The first steamships appeared on the route in 1824, although sailing packets maintained the service until July 1827, when the Post Office introduced the paddle steamers Watersprite and Ivanhoe . These were joined the following year by the Meteor , another paddle steamer of around 190 tons. When she was wrecked in 1830 she was replaced by Flamer .

When the Admiralty took over the service in 1837 she was given the more martial sounding name of Fearless . The first iron built paddle steamers appeared on the route in 1843.

At first passengers could bargain with the master of the vessel for a passage, but soon it was realised that as the ships were sailing anyway, the transport of growing numbers of fare paying passengers was a useful source of extra revenue. The mail packets became the standard way of travelling to and from the island for nearly two centuries, especially after the 1840s, with the transfer of the mail contract to the independent sector and the introduction of the penny post.

Diana unloading on the Victoria Pier

The mailboats

At this time the harbour of St Helier was concentrated around La Folie in The English and French harbours. At low water there was a landing stage at La Collette, to which passengers were ferried in small boats and picked up by waiting carriages and horse drawn omnibuses. With the building of the Victoria and Albert Piers in the 1840s and 1850s, passengers could arrive in a little more comfort, although the state of the tide still played an important role.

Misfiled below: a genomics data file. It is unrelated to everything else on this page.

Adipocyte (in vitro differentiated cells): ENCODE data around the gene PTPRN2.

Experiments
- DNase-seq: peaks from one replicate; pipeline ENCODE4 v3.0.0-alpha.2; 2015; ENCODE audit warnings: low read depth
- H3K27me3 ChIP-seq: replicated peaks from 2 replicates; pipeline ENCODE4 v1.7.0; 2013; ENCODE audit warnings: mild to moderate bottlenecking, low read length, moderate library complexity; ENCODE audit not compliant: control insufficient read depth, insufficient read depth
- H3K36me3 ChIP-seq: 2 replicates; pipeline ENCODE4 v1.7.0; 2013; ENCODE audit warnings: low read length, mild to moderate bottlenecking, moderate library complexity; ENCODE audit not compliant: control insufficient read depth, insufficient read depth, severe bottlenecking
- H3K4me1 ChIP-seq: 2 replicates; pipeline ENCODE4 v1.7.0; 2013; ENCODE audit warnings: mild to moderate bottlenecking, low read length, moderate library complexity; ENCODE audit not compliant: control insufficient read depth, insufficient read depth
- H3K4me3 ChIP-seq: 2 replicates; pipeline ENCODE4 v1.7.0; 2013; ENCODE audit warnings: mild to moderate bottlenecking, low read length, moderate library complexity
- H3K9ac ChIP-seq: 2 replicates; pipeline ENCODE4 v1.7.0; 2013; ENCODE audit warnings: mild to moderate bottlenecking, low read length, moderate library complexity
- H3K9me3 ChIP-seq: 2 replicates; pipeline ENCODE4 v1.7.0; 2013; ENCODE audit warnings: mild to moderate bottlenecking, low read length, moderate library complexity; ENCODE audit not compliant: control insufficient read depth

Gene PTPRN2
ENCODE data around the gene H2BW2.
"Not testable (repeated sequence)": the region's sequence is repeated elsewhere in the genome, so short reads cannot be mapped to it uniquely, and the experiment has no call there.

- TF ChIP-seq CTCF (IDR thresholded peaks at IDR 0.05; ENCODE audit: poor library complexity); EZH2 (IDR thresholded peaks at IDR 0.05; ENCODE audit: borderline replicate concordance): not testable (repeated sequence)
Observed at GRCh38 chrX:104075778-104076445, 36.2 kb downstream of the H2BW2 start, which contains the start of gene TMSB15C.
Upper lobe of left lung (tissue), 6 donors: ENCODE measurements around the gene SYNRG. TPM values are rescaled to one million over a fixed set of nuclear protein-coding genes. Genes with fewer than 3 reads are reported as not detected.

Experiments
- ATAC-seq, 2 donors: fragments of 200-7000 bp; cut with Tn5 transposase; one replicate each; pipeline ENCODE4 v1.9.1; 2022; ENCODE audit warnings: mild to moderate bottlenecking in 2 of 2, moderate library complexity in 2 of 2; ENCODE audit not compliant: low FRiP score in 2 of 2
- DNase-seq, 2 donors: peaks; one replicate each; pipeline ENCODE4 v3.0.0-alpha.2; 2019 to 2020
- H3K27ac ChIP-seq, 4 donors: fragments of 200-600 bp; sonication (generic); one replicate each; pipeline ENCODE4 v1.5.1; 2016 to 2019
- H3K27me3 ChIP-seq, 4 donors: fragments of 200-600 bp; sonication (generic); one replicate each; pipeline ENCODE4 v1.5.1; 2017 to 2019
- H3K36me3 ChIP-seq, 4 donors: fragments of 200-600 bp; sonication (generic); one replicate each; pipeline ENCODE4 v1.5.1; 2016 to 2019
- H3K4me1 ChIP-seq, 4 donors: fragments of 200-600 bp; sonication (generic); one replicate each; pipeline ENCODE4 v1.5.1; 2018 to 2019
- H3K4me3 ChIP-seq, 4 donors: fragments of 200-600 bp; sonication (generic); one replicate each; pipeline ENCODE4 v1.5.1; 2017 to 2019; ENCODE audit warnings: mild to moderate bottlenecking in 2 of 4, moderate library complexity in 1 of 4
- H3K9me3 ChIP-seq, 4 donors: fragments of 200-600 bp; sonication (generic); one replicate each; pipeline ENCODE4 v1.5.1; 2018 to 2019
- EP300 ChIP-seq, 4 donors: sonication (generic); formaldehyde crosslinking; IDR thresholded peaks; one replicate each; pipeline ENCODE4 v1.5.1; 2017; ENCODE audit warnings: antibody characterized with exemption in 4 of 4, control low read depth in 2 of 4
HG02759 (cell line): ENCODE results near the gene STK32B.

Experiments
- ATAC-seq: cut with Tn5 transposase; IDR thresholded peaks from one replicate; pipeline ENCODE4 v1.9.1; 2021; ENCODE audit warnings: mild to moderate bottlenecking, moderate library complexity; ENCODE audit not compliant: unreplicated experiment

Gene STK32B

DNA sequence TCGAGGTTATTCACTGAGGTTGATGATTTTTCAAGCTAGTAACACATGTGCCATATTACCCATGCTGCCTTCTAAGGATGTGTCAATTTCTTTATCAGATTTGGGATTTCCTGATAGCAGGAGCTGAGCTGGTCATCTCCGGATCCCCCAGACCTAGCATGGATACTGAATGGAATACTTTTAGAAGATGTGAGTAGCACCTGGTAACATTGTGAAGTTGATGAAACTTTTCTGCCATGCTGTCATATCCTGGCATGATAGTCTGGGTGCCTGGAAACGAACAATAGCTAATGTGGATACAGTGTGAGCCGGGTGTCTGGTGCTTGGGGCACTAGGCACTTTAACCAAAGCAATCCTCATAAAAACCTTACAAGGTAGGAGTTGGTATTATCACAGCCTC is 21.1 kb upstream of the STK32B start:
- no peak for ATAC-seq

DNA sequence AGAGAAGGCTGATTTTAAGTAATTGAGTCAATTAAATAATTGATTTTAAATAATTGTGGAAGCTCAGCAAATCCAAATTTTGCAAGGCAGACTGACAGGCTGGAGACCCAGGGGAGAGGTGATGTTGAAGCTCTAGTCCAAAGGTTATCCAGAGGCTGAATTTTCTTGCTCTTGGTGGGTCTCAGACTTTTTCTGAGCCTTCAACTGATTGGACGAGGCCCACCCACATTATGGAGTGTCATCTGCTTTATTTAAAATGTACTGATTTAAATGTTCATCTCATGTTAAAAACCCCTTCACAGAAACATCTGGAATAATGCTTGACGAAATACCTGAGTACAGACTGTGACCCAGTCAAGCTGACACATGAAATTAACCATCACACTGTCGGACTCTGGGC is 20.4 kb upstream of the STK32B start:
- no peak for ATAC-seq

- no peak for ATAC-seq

In May 1840 the London and South Western Railway Company line had reached Southampton and, with the extra overall speed this offered, the contract to carry the mail was awarded to the railway company's subsidiary South Western Steam Packet Company, when the Admiralty service ceased in 1845. In 1862 the railway company itself took over the operation of the steamer service, using three large paddle staemers. In 1877 they introduced the Diana , a screw driven steamer, on the route.

In the 1870s the steam engine went through a major phase of development and became much more efficient and as a result more economic. With the introduction of the ' 'Diana ' ' on the route, the days of the paddle steamers were gradually coming to a close.

In 1910 the first turbine steamers, the Caesarea and the Sarnia , were brought on to the route.

In 1857 the Weymouth and Channel islands Steam Packet Company had introduced a mailboat service from Weymouth; this route was taken over by the Great Western Railway Company in 1889. For the next decade there was fierce competition between the Weymouth and Southampton based vessels, which resulted in the tragic loss of the Stella in 1899.


One of the remarkable vessels built in this period was the GWR steamer Ibex . She nearly sank after hitting rocks in 1897 while racing her rival the LSWR steamer Frederica . In 1900 she hit rocks again and was under water for six months before being raised. During the First World War she was nearly sunk by a torpedo and she sank an enemy submarine with her guns. The Ibex was finally taken out of service in 1925. In 1923 the LSWR became part of the new Southern Railway and their Isle of Jersey , Isle of Guernsey and Isle of Sark together with the GWR steamers, St Helier , St Julien and St Patrick ' ' of the 1930s are still remembered in the islands.